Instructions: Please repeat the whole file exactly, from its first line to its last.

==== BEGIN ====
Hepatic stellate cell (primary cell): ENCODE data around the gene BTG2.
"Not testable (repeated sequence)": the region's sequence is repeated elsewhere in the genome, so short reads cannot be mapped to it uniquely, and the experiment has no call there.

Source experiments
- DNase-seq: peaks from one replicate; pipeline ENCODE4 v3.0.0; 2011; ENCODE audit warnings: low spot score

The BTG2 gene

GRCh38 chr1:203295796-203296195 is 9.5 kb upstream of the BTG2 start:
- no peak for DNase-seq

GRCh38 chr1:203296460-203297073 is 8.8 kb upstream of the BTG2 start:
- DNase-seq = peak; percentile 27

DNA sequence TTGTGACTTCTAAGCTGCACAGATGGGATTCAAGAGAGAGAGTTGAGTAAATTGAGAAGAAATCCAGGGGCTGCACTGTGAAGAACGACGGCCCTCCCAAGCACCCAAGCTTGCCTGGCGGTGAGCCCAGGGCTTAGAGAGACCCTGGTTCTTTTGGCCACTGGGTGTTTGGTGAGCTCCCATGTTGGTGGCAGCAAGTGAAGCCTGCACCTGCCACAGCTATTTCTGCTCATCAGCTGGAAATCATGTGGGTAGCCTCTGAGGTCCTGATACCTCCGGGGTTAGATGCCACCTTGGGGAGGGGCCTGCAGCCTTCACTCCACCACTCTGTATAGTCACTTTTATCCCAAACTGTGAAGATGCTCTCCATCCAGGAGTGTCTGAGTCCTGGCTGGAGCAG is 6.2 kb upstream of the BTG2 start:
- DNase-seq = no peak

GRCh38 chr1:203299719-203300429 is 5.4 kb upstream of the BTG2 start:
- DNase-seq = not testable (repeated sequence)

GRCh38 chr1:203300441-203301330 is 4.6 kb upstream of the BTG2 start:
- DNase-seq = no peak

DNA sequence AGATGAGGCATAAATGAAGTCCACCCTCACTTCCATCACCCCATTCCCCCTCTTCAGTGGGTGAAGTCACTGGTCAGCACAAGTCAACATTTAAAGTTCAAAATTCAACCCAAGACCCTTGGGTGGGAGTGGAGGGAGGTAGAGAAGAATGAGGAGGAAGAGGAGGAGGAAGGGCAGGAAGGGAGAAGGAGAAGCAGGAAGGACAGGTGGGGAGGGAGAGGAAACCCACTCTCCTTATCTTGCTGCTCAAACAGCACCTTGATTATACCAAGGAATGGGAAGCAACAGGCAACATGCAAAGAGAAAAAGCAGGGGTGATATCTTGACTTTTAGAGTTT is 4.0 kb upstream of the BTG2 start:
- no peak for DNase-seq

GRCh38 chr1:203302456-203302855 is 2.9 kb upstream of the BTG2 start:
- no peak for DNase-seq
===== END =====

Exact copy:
Hepatic stellate cell (primary cell): ENCODE data around the gene BTG2.
"Not testable (repeated sequence)": the region's sequence is repeated elsewhere in the genome, so short reads cannot be mapped to it uniquely, and the experiment has no call there.

Source experiments
- DNase-seq: peaks from one replicate; pipeline ENCODE4 v3.0.0; 2011; ENCODE audit warnings: low spot score

The BTG2 gene

GRCh38 chr1:203295796-203296195 is 9.5 kb upstream of the BTG2 start:
- no peak for DNase-seq

GRCh38 chr1:203296460-203297073 is 8.8 kb upstream of the BTG2 start:
- DNase-seq = peak; percentile 27

DNA sequence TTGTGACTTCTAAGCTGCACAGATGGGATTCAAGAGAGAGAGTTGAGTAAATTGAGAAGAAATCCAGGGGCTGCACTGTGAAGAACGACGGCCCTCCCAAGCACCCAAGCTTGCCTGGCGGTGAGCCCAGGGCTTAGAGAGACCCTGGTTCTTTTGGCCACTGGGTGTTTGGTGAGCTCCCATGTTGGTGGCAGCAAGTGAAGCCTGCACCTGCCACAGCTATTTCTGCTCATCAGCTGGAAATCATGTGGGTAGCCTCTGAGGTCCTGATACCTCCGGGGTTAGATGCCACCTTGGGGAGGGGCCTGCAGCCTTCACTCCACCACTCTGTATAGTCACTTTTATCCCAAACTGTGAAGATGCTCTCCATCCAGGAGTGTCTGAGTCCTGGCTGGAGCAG is 6.2 kb upstream of the BTG2 start:
- DNase-seq = no peak

GRCh38 chr1:203299719-203300429 is 5.4 kb upstream of the BTG2 start:
- DNase-seq = not testable (repeated sequence)

GRCh38 chr1:203300441-203301330 is 4.6 kb upstream of the BTG2 start:
- DNase-seq = no peak

DNA sequence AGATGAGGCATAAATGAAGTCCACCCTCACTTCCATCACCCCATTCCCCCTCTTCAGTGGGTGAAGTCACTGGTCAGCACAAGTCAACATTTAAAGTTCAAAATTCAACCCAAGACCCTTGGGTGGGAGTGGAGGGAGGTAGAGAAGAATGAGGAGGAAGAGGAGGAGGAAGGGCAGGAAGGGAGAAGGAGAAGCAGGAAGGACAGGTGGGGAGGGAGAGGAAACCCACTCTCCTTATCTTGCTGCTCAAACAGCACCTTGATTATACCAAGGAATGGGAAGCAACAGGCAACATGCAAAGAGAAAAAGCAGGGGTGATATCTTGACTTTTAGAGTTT is 4.0 kb upstream of the BTG2 start:
- no peak for DNase-seq

GRCh38 chr1:203302456-203302855 is 2.9 kb upstream of the BTG2 start:
- no peak for DNase-seq